I think this is mainly due to the fact that you never see the character you play in first person shooters, they don't often talk or interact with the environment so they don't need to be designed or interesting. They are just a shell for the player and we're what gives them character. First person shooter games are often based around 'running and gunning' gameplay which doesn't give much chance or need for interaction with the environment so we never get to see how or feel how our character is relating or fitting into the world. I often find other characters within first person shooters to be some what dull and uninteresting if not unbelievable, they don't normally have a real sense of depth, this may be due to the fact you don't tend to spend any real length of time around other characters during gameplay and they aren't really necessary within the game.

Despite the fact first person shooters tend not to have awesome character design, I still find them enjoyable and fun to play, because the characters don't really make or break the game and you never need a real sense of attachment to any of them in order to enjoy the game.

Other game genres however, such as role playing games, need to have more believable characters that have good design because the way they look, act and interact with us makes more of a difference. Within these games the character we play also has much more design gone into them as the way we connect to them becomes an important part of how much we enjoy the game. Games that are played within the 3rd person perspective also tend to have alot more effort put into the way our characters look, feel and move as we can see every move they make and if it doesn't look realistic we wont believe it and ultimately dislike it.


Character design then is an important part of making a game believable and fun. The challenge is to make characters that are realistic and believable within their given environment and setting of the game. Character design relates to everything about a character, their history, accent, movement, facial expressions and the way they dress. Everything must work together believably in order for the character to make sense and fit within the world so that they don't stand out as wrong.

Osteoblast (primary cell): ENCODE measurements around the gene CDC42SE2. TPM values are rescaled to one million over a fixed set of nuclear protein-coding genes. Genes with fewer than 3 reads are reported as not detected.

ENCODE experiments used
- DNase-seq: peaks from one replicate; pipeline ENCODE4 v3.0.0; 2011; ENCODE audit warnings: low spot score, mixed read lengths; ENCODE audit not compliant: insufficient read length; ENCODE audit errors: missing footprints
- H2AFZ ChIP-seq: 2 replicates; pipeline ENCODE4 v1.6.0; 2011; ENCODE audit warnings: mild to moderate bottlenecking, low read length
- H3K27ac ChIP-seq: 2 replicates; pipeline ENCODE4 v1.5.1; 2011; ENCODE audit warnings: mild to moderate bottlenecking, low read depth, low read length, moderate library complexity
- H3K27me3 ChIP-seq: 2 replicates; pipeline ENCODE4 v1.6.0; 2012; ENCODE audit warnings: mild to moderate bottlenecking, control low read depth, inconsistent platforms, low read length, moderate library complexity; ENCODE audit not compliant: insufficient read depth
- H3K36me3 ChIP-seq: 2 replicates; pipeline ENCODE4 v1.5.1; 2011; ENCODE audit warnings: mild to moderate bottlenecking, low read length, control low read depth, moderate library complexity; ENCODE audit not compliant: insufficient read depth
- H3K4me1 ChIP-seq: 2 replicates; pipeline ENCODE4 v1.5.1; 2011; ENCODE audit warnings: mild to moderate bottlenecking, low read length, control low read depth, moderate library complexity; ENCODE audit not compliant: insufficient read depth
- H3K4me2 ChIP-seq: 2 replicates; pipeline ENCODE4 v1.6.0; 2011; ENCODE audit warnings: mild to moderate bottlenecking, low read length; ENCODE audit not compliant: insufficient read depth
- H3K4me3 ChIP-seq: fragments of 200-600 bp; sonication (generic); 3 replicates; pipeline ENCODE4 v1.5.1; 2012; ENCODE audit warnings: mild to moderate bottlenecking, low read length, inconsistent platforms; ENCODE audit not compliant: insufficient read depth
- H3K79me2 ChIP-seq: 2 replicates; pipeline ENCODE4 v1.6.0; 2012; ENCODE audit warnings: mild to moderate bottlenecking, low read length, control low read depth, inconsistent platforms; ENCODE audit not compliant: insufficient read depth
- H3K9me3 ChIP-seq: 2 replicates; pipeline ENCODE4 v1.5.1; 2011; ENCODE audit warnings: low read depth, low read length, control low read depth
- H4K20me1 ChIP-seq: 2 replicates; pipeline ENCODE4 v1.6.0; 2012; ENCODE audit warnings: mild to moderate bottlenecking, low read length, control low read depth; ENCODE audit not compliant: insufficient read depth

While some games require characters to be deeply developed to fit, others work well due to strong art design. One of my favourite game characters of all time is 'War' from the game 'Darksiders'. This isn't because his character has a deep back history, emotional connection or sense of humour, its because he looks bad ass.

He looks awesome!

I'm instantly drawn to the Darksiders game and the characters within it because the artistic style of the game is awesome. The way the world and characters are designed isn't realistic but it is all believable in relation to each other which creates a fun game experience. The Darksider's style makes everything within the game bulky, bold and huge, if they had stuck a weedy main character into it like Link, the game would be rubbish. It works because no matter how big the world is or how nasty and huge the enemies are, War looks and feels like he can take it all on, despite being smaller, and that's down to his design. War isn't very deeply designed and he doesn't have a real emotional background but that is also part of his design, we don't really relate to him as a character but he is believable within the Darksiders world and that's why he works.

And he fits!

I think an important part of character design is relating them to the genre and world they are from. There is no point in creating an emotionally deep soldier for an FPS unless it is the point of the game because it would be unnecessary, overlooked and it just wouldn't fit. But it would be equally as bad to find a poorly designed shell of a character in an RPG that we just cant connect to. Characters are an important part of games that help to fill the world within a game and make it believable, but how they are designed needs to work with the game itself.